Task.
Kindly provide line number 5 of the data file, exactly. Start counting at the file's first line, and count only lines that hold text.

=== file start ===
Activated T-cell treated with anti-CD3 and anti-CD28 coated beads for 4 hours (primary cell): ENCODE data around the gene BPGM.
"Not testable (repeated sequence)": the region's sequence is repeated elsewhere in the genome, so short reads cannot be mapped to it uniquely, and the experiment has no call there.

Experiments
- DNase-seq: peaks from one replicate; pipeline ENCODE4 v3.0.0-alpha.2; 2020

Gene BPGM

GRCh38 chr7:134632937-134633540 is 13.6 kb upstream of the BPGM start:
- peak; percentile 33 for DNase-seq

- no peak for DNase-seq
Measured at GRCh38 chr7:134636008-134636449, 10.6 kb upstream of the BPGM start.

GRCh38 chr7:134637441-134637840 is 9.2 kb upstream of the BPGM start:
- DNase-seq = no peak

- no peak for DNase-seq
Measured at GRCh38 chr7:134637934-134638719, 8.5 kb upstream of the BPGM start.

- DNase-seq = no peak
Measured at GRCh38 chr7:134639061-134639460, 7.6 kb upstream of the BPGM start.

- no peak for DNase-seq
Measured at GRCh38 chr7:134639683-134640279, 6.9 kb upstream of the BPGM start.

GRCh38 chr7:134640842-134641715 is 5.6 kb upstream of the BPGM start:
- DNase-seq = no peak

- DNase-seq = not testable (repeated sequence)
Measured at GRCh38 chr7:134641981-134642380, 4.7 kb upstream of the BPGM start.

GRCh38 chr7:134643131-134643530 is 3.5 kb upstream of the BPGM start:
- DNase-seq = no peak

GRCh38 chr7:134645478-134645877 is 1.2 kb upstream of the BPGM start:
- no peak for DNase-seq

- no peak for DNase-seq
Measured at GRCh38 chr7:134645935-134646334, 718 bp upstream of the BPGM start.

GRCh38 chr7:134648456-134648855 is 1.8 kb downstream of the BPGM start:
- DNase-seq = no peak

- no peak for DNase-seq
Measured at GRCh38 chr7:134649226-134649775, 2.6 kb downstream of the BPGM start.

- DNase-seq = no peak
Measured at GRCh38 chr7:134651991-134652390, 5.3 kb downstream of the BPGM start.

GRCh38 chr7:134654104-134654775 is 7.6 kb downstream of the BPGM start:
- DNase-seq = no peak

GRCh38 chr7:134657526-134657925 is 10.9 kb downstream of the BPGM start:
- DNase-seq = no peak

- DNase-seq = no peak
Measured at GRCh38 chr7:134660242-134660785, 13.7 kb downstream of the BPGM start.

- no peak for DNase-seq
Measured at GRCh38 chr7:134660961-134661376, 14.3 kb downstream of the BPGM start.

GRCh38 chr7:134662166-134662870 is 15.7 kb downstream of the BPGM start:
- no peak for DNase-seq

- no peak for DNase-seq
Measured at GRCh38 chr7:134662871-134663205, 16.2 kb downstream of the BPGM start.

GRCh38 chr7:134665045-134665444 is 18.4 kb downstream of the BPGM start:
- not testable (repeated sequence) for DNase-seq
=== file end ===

Gene BPGM